Is the internet outrage over the Spiderwoman cover a case of feminist double standard?

It’s a fairly straightforward and simple question, but I think it deserves a more complex wordy answer. If you don’t have the time to read this wall of text, the short version of my thoughts is simply: “It doesn’t matter if it is or not as the consequences of male-favoring double standard are often real and life-altering, and in most cases, the consequences female/trans-favoring double standard are not.”

So my long answer: I think a convincing argument could be made that yes, all this hoopla against the new comic book cover of Spider-Woman is an example of female-favored double standard. Spiderman for decades has been drawn in these similar poses so why should it be an issue if Spider-woman is drawn in the exact same pose?

This is pretty much the argument made by Maddox. I mean, he’s a bit more spiteful and harsh in his language in the article than that, but that’s the general point he’s making, that feminists are just being bitchy and whiny for no reason in addressing this matter.

What I think is the most convincing point to be made that supports Maddox’s point of view is that many of the outraged feminists probably do not understand the context or the history of Spiderman comics. Were they aware that Spiderman and many other male comic book heroes have been drawn in erotic and sexual poses before, and continues to be still? I think many probably were not aware, and so perhaps some amount of the outrage is sourced in ignorance.

That aside, I’m someone who’s more knowledgeable and aware about it, and I can still understand why those Tumblr posts can resonate so powerfully.

In a society like ours, where much of life-altering power and decisions are in the hands of men, what appears as the “exact same pose” may not actually be the exact same thing in essence. Yeah, I realize that’s a really weird way of putting it. Like I said in the beginning, my answer to this thought of the day question is not so simple and straightforward.

So consider when fictional male characters are sexualized in comic books, drawn with massive muscles, handsome facial features, and hardly wearing any clothing, surrounded by objects that look by penises and balls. Think He-Man, The Hulk, etc. The consequences of such male “objectification” (I’m putting in quotes because I’m skeptical that it actually is) is… what exactly? I don’t think any comic book reader watches those erotic drawings and come to think, “Oh man, I have to work out a lot and eat less so that I can look just as muscular and be just as powerful.” No, the average reaction would probably be something along the lines of, “Man, the guy has ridiculous muscles. That’s pretty amazing.” And that’s it. There’s an understanding within the male community – as well as cultural expectations and social normalizations – that what’s displayed in comic books are just power fantasies. Men in real life are not pressured by society to imitate looking like perfect men. They can obtain jobs, get promoted, have positions of power and authority without really having to conform to the image of the “perfect ideal men.”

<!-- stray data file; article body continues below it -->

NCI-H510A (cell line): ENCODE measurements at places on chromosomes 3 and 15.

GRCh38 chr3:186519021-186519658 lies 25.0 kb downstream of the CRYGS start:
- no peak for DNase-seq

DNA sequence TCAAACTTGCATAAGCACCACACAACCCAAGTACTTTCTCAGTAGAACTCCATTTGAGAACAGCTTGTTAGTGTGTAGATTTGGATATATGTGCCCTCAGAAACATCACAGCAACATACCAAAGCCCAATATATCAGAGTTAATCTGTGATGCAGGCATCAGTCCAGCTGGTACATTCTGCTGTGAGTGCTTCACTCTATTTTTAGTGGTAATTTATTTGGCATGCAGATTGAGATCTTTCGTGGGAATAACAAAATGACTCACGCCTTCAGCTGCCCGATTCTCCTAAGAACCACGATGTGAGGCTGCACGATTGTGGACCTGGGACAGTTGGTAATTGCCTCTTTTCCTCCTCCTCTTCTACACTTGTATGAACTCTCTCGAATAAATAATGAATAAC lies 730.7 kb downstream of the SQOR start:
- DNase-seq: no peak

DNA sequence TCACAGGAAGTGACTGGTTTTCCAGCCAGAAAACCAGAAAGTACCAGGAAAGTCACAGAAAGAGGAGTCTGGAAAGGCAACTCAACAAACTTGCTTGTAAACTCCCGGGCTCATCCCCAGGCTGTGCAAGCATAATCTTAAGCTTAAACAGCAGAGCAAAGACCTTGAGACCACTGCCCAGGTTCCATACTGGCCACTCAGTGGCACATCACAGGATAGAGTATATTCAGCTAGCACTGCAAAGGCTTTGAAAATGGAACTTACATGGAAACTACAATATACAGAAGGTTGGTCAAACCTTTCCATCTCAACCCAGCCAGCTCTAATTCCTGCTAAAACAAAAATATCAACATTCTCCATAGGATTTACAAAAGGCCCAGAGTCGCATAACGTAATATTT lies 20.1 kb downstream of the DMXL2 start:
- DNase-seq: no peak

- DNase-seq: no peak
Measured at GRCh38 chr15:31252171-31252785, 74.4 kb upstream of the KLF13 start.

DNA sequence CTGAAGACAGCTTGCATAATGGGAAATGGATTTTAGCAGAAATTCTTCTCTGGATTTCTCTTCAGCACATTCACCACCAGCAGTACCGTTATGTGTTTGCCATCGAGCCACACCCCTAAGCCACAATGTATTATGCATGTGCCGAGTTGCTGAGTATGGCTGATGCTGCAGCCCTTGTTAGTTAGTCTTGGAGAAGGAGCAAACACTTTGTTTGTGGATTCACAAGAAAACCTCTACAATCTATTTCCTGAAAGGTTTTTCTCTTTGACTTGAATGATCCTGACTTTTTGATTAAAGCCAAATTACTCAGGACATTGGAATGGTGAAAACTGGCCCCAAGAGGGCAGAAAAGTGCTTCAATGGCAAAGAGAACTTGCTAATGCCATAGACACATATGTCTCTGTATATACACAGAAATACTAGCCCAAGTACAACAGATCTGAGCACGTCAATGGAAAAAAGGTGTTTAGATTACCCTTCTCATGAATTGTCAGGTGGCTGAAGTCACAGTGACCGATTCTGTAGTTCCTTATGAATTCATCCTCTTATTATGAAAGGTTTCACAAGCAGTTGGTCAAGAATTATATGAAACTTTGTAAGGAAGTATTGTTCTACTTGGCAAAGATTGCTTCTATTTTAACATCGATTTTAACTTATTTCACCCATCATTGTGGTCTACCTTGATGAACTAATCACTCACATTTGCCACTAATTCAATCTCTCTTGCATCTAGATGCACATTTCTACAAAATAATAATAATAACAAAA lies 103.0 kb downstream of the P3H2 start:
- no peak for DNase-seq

For women, that’s not the case. Of the few women CEOs or women political leaders in this country (and there are very, very few), many couldn’t get to their positions without conforming to the image of the ideal woman, or without abandoning many of their feminine qualities and being more like other men, all the while having to constantly face sexual harassment and sexualization from male colleagues and coworkers. This is a reality that man like myself don’t really ever have to think about. That’s why there is significance to feminists that the first time a very famous comic book hero is featured as a woman is when she’s posed like that. The audience doesn’t react the same manner. For straight male readers, it’s eye candy. For straight female readers, it’s kind of another message of women having to sexualize their appearance and behavior to do be successful in life.

Now, I’m not saying this is necessarily the fault of the comic book artist or writer. Maddox does make a great point that authors and artist often create works that reflect the reality of our culture. And in this case, as it is in many cases where feminists have cause for alarm, it is our culture that’s very problematic.

But this is where Maddox and I are on opposite stance. Maddox thinks the people making the outrage is the problem here, that they should just shut up and suck a dick. (His words, not mine; like I said, he’s pretty harsh with his languge.) Whereas, my stance is that this is the sort of outrage we should have against this current status quo culture in which a fictional comic book character can’t be in erotic poses without potentially triggering alarms and intensifying the symptoms of girls with eating disorders and low self-image and low self-esteem.